Journal of the New Zealand Medical Association, 20-April-2012, Vol 125 No 1353
Crimes Amendment Act (3) 2011
Changes to the Crimes Act 1961 (“the Act”) came into effect on 19 March 2012. The changes are intended to protect children and vulnerable adults from assault, neglect and ill-treatment by creating liability for not only those people who are actively involved in the mistreatment, but also those who have frequent contact with the child or vulnerable adult and fail to take reasonable steps to protect them from mistreatment by others in certain circumstances.1
The changes should be viewed as a reminder that health providers have a broad responsibility in the face of known risk to children or vulnerable adults.
Everyone who has actual care or charge of a person who is a vulnerable adult and who is unable to provide himself or herself with necessaries is under a legal duty:
A vulnerable adult is defined as “a person unable, by reason of detention, age, sickness, mental impairment or any other cause to withdraw himself or herself from the care or charge of another person”.2
Section 151 of the Act is likely to apply to family members, hospital staff, community nursing staff, rest homes and mental health providers, who have actual care or charge of a vulnerable adult. Criminal liability could now attach to improper discharge planning for example, if it led to a vulnerable adult being injured as a result. However criminal responsibility only arises if the omission or neglect is a major departure from the standard of care expected of a reasonable person to whom that legal duty applies in those circumstances.3
Section 152 of the Act now places a duty on parents or a person in place of a parent “who has actual care or charge of a child” under the age of 18 years to provide necessaries and to take reasonable steps to protect the child from injury. The significant changes are the introduction of a duty to take reasonable steps to protect from injury, the extension of the duty to children under 18 years, and the addition of the words “who has actual care or charge of a child” (which could arguably extend the group of people who could be liable for failing to protect children).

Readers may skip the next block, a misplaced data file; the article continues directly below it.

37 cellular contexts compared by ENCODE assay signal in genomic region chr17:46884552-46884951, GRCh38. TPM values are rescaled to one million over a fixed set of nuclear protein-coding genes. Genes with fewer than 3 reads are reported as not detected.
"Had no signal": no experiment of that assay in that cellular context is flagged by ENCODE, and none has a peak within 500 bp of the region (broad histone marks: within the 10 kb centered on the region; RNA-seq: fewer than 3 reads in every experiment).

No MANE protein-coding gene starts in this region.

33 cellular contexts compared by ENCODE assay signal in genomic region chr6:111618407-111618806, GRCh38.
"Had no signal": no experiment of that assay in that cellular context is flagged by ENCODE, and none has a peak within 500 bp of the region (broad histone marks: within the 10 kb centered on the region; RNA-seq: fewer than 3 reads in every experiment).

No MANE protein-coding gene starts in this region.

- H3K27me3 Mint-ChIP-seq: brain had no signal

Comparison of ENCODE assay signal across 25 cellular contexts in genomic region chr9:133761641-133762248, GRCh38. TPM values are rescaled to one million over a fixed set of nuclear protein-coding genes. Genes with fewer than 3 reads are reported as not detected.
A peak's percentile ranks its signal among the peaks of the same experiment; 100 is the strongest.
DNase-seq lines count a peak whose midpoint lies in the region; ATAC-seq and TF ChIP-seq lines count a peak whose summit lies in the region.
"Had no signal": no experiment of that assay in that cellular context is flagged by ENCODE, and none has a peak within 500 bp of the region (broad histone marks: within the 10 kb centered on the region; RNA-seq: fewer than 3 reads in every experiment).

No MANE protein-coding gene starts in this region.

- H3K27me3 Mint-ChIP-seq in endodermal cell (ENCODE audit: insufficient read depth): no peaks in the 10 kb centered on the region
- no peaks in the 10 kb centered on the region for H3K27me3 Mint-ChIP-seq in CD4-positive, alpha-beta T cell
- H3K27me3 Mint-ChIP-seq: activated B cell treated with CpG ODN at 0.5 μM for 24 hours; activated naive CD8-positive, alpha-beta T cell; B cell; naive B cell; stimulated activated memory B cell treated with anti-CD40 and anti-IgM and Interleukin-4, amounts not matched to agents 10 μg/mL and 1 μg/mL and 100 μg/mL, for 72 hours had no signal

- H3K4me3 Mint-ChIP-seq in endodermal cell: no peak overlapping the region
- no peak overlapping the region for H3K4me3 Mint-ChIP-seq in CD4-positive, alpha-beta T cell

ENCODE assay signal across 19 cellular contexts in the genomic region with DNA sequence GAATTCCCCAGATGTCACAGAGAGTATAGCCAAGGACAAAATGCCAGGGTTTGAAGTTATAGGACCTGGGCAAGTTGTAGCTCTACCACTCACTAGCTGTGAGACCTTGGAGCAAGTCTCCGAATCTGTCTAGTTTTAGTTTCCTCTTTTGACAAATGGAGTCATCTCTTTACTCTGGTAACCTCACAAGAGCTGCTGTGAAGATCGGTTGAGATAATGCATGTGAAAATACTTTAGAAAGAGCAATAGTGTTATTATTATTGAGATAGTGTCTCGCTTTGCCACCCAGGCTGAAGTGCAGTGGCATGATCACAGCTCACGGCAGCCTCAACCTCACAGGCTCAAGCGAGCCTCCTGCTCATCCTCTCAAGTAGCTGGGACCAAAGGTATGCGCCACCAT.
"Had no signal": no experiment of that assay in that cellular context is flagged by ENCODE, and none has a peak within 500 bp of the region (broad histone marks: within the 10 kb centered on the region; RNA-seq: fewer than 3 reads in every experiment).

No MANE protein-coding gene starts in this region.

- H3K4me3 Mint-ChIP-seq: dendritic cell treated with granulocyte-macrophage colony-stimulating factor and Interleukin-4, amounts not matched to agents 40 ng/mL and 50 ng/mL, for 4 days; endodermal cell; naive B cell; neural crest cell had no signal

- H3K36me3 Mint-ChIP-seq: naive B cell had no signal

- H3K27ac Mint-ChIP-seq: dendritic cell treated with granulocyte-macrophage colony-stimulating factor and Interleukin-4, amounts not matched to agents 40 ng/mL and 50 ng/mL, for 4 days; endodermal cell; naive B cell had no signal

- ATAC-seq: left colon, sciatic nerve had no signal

An amended section 195 also extends the offence of cruelty to a child to a new offence of cruelty to a vulnerable adult. This section could apply to a health provider who intentionally engages in conduct or omits to discharge or perform any legal duty that then causes suffering, injury or adverse effects to health or mental disorder, and which is a major departure from expected standards.
There is also a new section 195A, which creates a new offence of failing to protect a child or vulnerable adult who is at risk of death or grievous bodily harm or sexual assault as a consequence of an act or omission of a duty of care by another. This section requires a person who knows about the risk of violent or sexual offending or gross negligence, to bring the matter to the attention of the police or a person of authority if the person is:
Whilst it is unclear how broadly or restrictively this section will be interpreted it could have an impact on health providers who have frequent contact with children or vulnerable adults. They now face potential criminally liability in some circumstances if they fail to take reasonable steps to protect a victim when they know there is risk of death, grievous bodily harm or sexual assault.
What does this all mean in a practical sense?
Health care workers must take steps to protect vulnerable adults where there is knowledge of a risk that the patient is being discharged into a violent or unsafe environment. Applications for personal orders can be made to the Family Court or concerns reported to the Police. Failure to take these steps could potentially impose liability under section 151 or 195. Before disclosing information about a patient to a third party however, it may be appropriate to seek medico-legal advice. In the case of a vulnerable child the appropriate step would be to report concerns to the Child Youth and Family Service
Health providers take steps to protect their patients by informing relevant authorities usually because they feel it is their ethical obligation to do so. The Crimes Act amendments now also clearly make it their legal duty to do so.
Chief Legal Counsel
Capital & Coast District Health Board
Dr Brendon Gray
Head of Medical Services (New Zealand)
Medical Protection Society
New Zealand Nurses Organisation
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